The poetic license of Bob Dylan

The first Nobel Prize in Literature was awarded in 1901 to a French poet named Sully Prudhomme. The Swedish Academy was moved by his “lofty idealism, artistic perfection and a rare combination of the qualities of both heart and intellect.”

Is it such a stretch of the imagination to believe, more than a century later, an American songwriter could receive the very same prize?

Sara Danius, the permanent secretary of the Swedish Academy, cited poets like Homer and Sappho as inspiration for expanding the prize’s definition of literature.

I find it ironic that we feel the need to bring up history to justify the present.

Music is in its own right poetry. Poems are stories with line breaks. You experience them just as you do a novel, a short story, even a work of history or philosophy.

The best songs tell stories. They evoke mood, emotion and imagery.

Poetry, whether you like it or not, is literature.

Danius referenced “Blonde on Blonde,” Bob Dylan’s seventh studio album, as a good starting point for listeners to hear the rhyme scheme and visualize the brilliant illustrative nature of his music.

As an artist who has been on the road for 54 years, Dylan has an impressive résumé that merits this award. His constant recreation of himself and his music have been an emblem of malleability for countless generations.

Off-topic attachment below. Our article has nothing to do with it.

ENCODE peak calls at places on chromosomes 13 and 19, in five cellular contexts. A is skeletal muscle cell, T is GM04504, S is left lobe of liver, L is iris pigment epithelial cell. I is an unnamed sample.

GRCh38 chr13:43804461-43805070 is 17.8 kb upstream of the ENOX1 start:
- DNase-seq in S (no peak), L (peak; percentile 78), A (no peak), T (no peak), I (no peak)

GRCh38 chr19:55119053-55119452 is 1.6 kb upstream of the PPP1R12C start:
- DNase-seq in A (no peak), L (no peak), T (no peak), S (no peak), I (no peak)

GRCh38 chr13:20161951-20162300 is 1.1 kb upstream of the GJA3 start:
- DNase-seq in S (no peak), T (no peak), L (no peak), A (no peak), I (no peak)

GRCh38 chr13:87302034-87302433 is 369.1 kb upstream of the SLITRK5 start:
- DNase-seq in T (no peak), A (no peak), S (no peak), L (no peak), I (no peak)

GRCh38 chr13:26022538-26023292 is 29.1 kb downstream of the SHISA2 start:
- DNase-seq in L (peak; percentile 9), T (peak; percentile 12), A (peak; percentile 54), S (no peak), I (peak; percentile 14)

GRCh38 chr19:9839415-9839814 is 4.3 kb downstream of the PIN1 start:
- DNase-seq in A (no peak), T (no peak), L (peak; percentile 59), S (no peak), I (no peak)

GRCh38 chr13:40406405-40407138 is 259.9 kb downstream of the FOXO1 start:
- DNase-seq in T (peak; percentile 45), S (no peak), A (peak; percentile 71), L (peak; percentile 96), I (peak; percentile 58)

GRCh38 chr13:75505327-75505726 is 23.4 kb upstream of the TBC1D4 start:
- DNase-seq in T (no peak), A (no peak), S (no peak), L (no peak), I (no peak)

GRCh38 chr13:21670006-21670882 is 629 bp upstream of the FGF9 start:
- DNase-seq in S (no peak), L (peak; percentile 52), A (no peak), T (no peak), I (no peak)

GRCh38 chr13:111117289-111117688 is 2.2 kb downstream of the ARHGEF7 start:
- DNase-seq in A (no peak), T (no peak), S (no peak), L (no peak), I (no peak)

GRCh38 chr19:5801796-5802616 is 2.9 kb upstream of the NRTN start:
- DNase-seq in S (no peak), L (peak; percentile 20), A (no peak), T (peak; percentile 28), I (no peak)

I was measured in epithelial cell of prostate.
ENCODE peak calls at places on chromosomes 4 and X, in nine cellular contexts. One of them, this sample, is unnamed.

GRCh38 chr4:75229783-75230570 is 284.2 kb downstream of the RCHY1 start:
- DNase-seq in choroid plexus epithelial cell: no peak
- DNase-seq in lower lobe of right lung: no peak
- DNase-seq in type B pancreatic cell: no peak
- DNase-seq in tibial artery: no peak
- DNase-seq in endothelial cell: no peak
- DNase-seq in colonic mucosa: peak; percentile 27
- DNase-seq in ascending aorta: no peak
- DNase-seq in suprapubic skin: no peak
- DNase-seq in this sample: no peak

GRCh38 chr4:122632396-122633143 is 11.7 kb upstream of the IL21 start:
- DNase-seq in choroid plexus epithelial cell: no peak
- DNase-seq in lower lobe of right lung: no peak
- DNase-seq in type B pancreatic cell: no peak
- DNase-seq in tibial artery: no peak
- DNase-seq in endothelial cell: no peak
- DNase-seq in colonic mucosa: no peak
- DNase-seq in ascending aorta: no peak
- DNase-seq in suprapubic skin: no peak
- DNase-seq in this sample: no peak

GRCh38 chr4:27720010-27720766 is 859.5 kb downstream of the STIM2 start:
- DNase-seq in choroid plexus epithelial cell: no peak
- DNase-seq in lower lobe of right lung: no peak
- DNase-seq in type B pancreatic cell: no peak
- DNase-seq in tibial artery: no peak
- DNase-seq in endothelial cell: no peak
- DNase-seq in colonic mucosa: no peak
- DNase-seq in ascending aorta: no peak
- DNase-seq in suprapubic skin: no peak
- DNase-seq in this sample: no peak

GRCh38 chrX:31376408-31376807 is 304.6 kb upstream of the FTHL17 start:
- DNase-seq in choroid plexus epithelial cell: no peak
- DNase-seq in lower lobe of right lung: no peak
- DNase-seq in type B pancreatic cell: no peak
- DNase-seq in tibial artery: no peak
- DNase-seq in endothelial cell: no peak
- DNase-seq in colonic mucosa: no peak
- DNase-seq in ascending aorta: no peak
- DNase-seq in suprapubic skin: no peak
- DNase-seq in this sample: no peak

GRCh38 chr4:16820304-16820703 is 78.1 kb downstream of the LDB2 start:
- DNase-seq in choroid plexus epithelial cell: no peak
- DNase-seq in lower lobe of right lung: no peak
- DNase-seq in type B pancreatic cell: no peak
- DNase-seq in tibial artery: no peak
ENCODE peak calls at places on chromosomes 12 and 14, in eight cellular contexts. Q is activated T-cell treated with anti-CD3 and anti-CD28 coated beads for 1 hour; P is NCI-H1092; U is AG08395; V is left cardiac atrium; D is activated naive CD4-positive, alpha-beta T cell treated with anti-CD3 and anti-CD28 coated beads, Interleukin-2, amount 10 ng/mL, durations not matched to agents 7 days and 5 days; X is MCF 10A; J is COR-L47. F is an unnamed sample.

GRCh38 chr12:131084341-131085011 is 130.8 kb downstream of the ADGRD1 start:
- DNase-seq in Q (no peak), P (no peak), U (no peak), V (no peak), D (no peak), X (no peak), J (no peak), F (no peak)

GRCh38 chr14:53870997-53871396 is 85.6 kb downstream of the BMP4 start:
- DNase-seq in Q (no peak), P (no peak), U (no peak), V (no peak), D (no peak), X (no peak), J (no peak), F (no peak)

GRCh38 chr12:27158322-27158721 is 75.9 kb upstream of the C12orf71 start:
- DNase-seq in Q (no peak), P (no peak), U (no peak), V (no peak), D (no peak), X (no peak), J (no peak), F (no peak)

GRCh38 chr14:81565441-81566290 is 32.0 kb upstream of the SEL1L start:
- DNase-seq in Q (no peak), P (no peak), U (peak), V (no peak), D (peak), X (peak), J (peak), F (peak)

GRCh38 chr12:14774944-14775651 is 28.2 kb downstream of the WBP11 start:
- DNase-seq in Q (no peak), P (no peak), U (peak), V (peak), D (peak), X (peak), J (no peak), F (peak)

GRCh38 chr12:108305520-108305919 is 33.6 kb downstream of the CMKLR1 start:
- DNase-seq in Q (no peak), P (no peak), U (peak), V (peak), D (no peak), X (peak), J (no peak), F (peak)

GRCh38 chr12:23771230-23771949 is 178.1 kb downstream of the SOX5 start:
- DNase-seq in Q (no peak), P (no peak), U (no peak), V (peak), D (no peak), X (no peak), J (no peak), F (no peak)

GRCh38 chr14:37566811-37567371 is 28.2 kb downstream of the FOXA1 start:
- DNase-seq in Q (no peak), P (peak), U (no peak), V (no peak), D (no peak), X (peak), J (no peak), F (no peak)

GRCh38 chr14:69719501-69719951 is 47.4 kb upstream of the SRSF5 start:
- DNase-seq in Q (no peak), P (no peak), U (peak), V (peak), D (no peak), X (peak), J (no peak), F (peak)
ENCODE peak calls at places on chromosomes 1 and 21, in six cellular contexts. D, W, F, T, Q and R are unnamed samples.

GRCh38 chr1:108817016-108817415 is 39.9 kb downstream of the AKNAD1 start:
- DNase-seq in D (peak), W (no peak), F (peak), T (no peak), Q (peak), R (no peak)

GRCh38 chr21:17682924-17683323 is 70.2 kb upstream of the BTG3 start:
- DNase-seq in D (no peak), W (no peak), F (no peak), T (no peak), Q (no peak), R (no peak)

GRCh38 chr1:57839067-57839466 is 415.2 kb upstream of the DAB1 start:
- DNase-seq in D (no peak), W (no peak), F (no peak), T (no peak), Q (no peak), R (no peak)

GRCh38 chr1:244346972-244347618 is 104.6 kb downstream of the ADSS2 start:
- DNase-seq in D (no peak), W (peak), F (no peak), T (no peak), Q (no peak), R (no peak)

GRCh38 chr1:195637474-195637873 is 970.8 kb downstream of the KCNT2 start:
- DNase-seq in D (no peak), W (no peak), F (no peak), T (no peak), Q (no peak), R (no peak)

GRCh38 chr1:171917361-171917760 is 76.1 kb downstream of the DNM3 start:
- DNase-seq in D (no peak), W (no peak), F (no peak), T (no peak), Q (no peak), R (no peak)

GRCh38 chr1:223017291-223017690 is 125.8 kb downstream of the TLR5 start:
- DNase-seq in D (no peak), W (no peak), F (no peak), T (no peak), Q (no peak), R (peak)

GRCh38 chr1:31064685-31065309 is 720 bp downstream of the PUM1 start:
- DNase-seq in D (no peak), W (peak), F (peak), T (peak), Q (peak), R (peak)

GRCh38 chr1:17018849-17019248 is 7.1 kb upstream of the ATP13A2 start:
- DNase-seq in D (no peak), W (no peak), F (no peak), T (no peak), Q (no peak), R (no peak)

Initially, Dylan was the North Star for so many youths protesting against 
social injustices in the 1960s. Then, as Benjamin Hedin, author of “Studio A: The Bob Dylan Reader,” puts it, “The excited teenagers and college students who stayed up all night hoping to decipher ‘Maggie’s Farm’ became professors, journalists and other leaders of the educational hierarchy.”

Yes, this is true, but Dylan is not simply a teachable 
moment. He is an ever-changing whirlwind of literary mastery akin to all past Nobel Prize winners.

The Chronicle for 
Higher Education reported more than 1,000 books have been published on Dylan, the first one being Betsy Bowden’s “Performed Literature: Words and Music by Bob Dylan,” published by the IU Press. 
Additionally, Dylan is the most-cited songwriter in both judicial opinions and law-journal articles.

I only have one thing to say to the giant scholarly snobs who are maddened by the Academy’s audacity to grant Dylan this award: Get over it.

Although we’re all entitled to our own opinions, headlines like, “A world that gives Bob Dylan a Nobel Prize is a world that nominates Trump for president,” make me want to vomit all over that asshole of a human who chose to write that.

Literary scholar Christopher Ricks referenced Dylan as having “a Shakespearean width of appeal.”

The mass social media uproar that resulted from the announcement shows just how true Ricks’ comparison is — Dylan creates a conversation, whether you’re in support of it or not, which is exactly what Shakespeare did so many years ago.

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